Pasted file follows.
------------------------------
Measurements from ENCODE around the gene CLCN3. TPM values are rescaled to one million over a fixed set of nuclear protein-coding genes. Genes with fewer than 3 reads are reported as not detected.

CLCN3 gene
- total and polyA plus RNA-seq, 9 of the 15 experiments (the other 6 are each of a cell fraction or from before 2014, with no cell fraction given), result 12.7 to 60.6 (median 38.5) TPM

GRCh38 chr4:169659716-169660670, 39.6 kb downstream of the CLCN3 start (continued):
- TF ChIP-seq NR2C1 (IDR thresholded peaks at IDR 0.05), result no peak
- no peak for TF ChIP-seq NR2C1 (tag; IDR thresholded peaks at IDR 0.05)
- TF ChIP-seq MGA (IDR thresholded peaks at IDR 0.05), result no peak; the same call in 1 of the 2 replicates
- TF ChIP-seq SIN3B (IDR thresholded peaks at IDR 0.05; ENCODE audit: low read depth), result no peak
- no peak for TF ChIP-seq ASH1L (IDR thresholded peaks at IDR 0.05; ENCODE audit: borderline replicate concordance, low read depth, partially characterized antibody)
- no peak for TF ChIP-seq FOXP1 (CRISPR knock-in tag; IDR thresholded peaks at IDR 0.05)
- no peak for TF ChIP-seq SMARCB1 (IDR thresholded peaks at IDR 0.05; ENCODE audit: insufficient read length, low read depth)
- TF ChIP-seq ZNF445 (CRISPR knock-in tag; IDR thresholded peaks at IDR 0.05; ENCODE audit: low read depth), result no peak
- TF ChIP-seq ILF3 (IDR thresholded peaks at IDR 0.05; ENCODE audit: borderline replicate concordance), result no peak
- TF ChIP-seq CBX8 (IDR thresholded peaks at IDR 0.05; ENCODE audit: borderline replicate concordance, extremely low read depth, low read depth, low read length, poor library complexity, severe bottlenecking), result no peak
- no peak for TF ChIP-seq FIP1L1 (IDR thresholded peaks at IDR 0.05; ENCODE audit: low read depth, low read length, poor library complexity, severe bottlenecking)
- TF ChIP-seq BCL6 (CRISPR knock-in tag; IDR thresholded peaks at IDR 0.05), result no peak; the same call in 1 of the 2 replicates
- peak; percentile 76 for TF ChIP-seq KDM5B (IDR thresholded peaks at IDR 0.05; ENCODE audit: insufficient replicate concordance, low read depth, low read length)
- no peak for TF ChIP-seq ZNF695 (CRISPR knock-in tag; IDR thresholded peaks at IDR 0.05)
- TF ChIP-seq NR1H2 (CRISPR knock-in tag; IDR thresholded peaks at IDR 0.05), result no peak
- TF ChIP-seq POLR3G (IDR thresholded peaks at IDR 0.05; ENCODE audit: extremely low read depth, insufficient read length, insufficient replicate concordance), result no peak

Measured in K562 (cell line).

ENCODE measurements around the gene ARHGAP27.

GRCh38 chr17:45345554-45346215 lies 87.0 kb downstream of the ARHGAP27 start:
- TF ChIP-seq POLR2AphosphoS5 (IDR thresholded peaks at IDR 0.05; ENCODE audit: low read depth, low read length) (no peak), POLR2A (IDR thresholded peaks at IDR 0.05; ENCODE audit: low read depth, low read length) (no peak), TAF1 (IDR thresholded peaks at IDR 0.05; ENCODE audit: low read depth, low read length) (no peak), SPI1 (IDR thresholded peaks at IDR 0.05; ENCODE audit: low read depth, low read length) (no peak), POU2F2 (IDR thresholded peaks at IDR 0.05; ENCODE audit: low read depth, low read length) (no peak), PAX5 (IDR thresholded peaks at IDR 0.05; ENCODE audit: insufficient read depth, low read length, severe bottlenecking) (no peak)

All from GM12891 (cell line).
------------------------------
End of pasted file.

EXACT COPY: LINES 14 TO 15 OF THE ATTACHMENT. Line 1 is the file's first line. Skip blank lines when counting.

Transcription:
- TF ChIP-seq CBX8 (IDR thresholded peaks at IDR 0.05; ENCODE audit: borderline replicate concordance, extremely low read depth, low read depth, low read length, poor library complexity, severe bottlenecking), result no peak
- no peak for TF ChIP-seq FIP1L1 (IDR thresholded peaks at IDR 0.05; ENCODE audit: low read depth, low read length, poor library complexity, severe bottlenecking)